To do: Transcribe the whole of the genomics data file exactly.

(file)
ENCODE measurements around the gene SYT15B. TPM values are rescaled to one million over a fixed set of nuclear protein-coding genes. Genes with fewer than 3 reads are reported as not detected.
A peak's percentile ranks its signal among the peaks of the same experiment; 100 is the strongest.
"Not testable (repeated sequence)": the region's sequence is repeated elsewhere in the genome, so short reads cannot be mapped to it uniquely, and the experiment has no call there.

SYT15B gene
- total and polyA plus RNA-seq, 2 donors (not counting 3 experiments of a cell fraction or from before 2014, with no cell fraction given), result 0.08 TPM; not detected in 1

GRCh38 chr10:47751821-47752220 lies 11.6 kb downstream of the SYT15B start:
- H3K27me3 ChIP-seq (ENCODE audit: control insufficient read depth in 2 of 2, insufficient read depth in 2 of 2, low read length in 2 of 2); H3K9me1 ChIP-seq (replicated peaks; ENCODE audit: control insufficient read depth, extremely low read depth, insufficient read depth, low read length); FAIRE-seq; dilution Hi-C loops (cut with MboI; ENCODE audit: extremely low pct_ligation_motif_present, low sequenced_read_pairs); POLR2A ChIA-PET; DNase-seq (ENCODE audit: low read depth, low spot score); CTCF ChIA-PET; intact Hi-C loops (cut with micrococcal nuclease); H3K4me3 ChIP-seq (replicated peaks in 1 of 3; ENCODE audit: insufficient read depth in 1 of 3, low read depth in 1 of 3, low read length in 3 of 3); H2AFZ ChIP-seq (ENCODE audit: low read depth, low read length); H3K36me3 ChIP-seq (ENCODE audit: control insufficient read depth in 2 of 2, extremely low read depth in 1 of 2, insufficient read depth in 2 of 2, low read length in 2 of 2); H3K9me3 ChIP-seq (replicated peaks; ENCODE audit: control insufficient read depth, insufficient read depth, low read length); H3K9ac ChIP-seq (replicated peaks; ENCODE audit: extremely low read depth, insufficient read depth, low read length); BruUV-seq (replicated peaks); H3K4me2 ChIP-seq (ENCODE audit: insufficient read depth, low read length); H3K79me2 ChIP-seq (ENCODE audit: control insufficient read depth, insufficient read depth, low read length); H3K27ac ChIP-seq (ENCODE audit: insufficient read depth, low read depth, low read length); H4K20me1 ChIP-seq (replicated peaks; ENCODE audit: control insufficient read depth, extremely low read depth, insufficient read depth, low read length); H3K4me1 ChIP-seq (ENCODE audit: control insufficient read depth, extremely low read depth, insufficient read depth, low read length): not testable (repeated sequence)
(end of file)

ENCODE measurements around the gene SYT15B. TPM values are rescaled to one million over a fixed set of nuclear protein-coding genes. Genes with fewer than 3 reads are reported as not detected.
A peak's percentile ranks its signal among the peaks of the same experiment; 100 is the strongest.
"Not testable (repeated sequence)": the region's sequence is repeated elsewhere in the genome, so short reads cannot be mapped to it uniquely, and the experiment has no call there.

SYT15B gene
- total and polyA plus RNA-seq, 2 donors (not counting 3 experiments of a cell fraction or from before 2014, with no cell fraction given), result 0.08 TPM; not detected in 1

GRCh38 chr10:47751821-47752220 lies 11.6 kb downstream of the SYT15B start:
- H3K27me3 ChIP-seq (ENCODE audit: control insufficient read depth in 2 of 2, insufficient read depth in 2 of 2, low read length in 2 of 2); H3K9me1 ChIP-seq (replicated peaks; ENCODE audit: control insufficient read depth, extremely low read depth, insufficient read depth, low read length); FAIRE-seq; dilution Hi-C loops (cut with MboI; ENCODE audit: extremely low pct_ligation_motif_present, low sequenced_read_pairs); POLR2A ChIA-PET; DNase-seq (ENCODE audit: low read depth, low spot score); CTCF ChIA-PET; intact Hi-C loops (cut with micrococcal nuclease); H3K4me3 ChIP-seq (replicated peaks in 1 of 3; ENCODE audit: insufficient read depth in 1 of 3, low read depth in 1 of 3, low read length in 3 of 3); H2AFZ ChIP-seq (ENCODE audit: low read depth, low read length); H3K36me3 ChIP-seq (ENCODE audit: control insufficient read depth in 2 of 2, extremely low read depth in 1 of 2, insufficient read depth in 2 of 2, low read length in 2 of 2); H3K9me3 ChIP-seq (replicated peaks; ENCODE audit: control insufficient read depth, insufficient read depth, low read length); H3K9ac ChIP-seq (replicated peaks; ENCODE audit: extremely low read depth, insufficient read depth, low read length); BruUV-seq (replicated peaks); H3K4me2 ChIP-seq (ENCODE audit: insufficient read depth, low read length); H3K79me2 ChIP-seq (ENCODE audit: control insufficient read depth, insufficient read depth, low read length); H3K27ac ChIP-seq (ENCODE audit: insufficient read depth, low read depth, low read length); H4K20me1 ChIP-seq (replicated peaks; ENCODE audit: control insufficient read depth, extremely low read depth, insufficient read depth, low read length); H3K4me1 ChIP-seq (ENCODE audit: control insufficient read depth, extremely low read depth, insufficient read depth, low read length): not testable (repeated sequence)